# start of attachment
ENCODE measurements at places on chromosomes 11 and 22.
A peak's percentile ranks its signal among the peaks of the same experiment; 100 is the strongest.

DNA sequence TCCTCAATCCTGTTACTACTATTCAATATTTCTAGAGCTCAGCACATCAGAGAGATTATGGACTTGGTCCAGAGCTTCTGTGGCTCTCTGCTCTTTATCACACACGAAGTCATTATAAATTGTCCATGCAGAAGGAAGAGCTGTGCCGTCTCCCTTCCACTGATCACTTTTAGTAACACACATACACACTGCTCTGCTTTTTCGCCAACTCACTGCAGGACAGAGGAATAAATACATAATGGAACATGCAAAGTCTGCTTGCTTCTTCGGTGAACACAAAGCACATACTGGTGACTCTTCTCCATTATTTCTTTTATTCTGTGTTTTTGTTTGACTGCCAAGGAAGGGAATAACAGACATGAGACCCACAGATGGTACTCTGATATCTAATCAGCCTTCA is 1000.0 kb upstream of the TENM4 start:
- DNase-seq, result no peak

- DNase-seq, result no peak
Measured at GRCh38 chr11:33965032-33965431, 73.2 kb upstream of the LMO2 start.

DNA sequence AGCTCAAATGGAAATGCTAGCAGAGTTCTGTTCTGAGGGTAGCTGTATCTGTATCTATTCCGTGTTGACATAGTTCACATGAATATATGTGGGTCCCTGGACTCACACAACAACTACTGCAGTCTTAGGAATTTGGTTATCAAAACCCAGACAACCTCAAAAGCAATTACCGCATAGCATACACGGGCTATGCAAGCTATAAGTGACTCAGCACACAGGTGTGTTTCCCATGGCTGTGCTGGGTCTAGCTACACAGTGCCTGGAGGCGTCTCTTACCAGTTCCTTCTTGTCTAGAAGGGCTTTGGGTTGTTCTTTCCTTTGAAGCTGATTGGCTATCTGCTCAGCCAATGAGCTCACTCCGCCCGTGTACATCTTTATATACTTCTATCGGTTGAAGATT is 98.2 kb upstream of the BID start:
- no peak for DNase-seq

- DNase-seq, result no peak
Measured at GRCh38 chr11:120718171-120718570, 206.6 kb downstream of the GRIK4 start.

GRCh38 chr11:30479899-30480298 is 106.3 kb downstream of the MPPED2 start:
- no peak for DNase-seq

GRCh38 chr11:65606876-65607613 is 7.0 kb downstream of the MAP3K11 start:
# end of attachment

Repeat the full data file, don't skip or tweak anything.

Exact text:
ENCODE measurements at places on chromosomes 11 and 22.
A peak's percentile ranks its signal among the peaks of the same experiment; 100 is the strongest.

DNA sequence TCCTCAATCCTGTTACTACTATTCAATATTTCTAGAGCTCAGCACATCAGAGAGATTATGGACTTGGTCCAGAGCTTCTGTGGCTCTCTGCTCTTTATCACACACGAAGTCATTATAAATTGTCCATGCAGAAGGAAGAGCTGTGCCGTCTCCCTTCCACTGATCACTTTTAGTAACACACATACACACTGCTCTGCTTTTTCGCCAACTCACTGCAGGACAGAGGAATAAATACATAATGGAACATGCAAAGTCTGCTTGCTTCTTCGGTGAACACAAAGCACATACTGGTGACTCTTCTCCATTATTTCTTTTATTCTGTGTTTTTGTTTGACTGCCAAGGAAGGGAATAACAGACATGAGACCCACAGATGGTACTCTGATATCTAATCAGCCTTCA is 1000.0 kb upstream of the TENM4 start:
- DNase-seq, result no peak

- DNase-seq, result no peak
Measured at GRCh38 chr11:33965032-33965431, 73.2 kb upstream of the LMO2 start.

DNA sequence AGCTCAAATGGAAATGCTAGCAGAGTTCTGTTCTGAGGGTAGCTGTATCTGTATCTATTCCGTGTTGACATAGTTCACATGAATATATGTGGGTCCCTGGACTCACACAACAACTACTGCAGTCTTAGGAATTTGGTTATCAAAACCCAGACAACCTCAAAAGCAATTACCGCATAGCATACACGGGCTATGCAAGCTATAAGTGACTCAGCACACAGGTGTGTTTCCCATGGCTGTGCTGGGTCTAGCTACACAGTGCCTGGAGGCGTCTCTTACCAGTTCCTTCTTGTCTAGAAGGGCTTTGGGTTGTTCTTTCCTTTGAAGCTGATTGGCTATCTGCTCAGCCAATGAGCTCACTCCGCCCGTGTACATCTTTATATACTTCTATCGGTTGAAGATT is 98.2 kb upstream of the BID start:
- no peak for DNase-seq

- DNase-seq, result no peak
Measured at GRCh38 chr11:120718171-120718570, 206.6 kb downstream of the GRIK4 start.

GRCh38 chr11:30479899-30480298 is 106.3 kb downstream of the MPPED2 start:
- no peak for DNase-seq

GRCh38 chr11:65606876-65607613 is 7.0 kb downstream of the MAP3K11 start: